Friday, February 17, 2012

Putting It In Perspective

As people that have seen me in the last week or so can attest, I am not in a good place. Work has been stressful and I find myself at wits end by closing time. Yesterday was one of those days! I was having a pity party for one and everyone around me knew it. One thing stuck on my calendar, the in memory dinner. I knew that I just had to get through until then and I would be fine. I ended up crying to some sappy song on the car ride there and really was not a great person to be around. And then it happened...

I walked in to Maggianos a few minutes late for the dinner. I was told that my family was unable to attend, but I would be seated with another family whose runner was unable to attend as well as a fellow teammate who was in the same boat as me. The night kicked off with a father speaking who had lost his 3.5 year old a few years ago after she had been a patient partner. I was pretty close to crying at that point. As we sat around our table, the family we were with starting talking about their daughter/granddaughter's fight with cancer. They lost her at 18 months after a short 6 month fight starting at the age of one. The cancer she had has virtually no survivors at that young of an age. To boot, she was a twin and her mom was pregnant at the time of diagnosis. Her little brother was born one month before she passed away. I can't even imagine the difficult time that this amazing lady was going through dealing with this all. 5 years later and she discussed in vivid detail all that she went through during that short drastic time period. I kept it together and didn't cry, but I think that was more because I was in awe of her strength and determination in life.

During dessert, I was looking around the room at all the parents of kids that never got to grow up. All the siblings that never got to fully know their brother or sister. Parents were wearing buttons of their kids, t-shirts of memorial races that have been held, and passing around photos. It was inspiring to see how strong they all were discussing the memory of their child taken too soon. Pictures were being snapped and laughter was being heard. It was all a bit surreal.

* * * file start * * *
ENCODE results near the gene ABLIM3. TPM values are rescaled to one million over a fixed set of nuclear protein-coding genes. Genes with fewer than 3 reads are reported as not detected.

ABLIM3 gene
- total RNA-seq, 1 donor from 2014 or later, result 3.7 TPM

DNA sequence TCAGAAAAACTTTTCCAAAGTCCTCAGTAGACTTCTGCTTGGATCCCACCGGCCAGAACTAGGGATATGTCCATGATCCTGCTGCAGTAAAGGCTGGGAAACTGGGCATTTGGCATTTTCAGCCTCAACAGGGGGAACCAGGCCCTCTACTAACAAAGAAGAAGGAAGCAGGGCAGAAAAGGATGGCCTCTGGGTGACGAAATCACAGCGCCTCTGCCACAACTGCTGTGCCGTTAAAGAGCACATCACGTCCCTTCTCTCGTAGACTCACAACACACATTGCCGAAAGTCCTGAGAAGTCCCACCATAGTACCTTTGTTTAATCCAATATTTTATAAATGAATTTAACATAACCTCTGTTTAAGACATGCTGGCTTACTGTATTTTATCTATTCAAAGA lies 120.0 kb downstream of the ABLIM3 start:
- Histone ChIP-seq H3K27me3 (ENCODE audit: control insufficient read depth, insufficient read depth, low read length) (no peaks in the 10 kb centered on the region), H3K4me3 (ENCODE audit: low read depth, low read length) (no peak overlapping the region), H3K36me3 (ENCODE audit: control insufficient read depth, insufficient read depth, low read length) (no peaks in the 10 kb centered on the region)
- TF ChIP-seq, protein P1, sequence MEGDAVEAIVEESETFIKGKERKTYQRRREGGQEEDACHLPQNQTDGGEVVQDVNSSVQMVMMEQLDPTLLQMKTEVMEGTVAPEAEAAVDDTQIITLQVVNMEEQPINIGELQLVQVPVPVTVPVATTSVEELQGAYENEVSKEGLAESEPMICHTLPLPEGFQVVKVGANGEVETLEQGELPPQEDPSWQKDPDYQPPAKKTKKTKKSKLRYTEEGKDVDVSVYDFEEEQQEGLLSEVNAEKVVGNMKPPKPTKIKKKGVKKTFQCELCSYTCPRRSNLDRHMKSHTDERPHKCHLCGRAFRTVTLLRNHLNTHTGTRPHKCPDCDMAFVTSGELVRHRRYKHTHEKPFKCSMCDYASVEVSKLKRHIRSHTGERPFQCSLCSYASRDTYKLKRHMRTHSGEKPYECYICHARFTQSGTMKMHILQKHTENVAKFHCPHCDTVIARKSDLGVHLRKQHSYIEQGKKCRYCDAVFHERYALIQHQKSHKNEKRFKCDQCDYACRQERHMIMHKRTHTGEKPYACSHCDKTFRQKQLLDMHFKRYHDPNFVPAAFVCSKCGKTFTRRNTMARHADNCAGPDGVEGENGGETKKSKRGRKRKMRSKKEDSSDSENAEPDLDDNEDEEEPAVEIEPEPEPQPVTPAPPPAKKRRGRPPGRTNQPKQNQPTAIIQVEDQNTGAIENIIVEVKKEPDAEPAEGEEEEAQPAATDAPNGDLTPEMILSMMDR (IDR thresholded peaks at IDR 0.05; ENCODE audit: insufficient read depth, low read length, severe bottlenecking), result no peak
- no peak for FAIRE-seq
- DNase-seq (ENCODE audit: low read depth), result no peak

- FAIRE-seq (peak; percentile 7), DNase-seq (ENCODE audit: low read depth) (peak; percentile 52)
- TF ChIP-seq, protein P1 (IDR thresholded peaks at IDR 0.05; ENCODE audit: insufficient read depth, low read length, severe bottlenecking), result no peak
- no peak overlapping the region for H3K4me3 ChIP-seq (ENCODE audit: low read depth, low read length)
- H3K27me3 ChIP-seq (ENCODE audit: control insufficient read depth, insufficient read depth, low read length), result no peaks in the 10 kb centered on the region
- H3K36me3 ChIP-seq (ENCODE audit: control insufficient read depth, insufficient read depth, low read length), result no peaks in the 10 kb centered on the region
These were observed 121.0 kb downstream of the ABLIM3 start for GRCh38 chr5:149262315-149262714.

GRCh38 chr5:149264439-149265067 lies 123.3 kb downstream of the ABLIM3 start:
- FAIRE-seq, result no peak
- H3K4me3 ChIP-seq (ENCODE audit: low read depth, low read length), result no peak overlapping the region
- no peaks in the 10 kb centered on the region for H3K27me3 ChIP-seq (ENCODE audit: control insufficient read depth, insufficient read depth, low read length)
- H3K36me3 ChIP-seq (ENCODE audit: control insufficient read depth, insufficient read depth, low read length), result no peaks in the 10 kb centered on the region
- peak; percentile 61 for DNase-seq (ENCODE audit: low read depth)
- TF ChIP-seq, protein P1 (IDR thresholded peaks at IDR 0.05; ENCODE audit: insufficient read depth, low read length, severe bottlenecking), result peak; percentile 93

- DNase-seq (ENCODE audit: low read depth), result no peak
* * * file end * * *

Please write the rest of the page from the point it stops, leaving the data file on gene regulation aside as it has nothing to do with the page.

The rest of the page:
Everyone said their goodbyes and see you at the pasta party and I walked into the night towards the common. As I was reflecting on my day, none of the stress from earlier came to mind. Instead, the image of the pebbles and sand came to mind. You see, in college, I had a professor demonstrate the glass jar with pebbles activity. For those that are unfamiliar with it, the exercise is supposed to show you where priorities are in life being family, health, friends, etc. The little things are work and other normal stresses. The families I had met helped to show in my head that my jar right now is a bit distorted. Work, stress on a clean house, chores, and such are taking up too much of the space which is not allowing other areas to be a priority. From today on, I will shift my focus back to where it matters and work towards what is important.

The dinner originally slated to let us meet our families gave me so much more and to that I am thankful for those that let us in on their journey with Dana-Farber.

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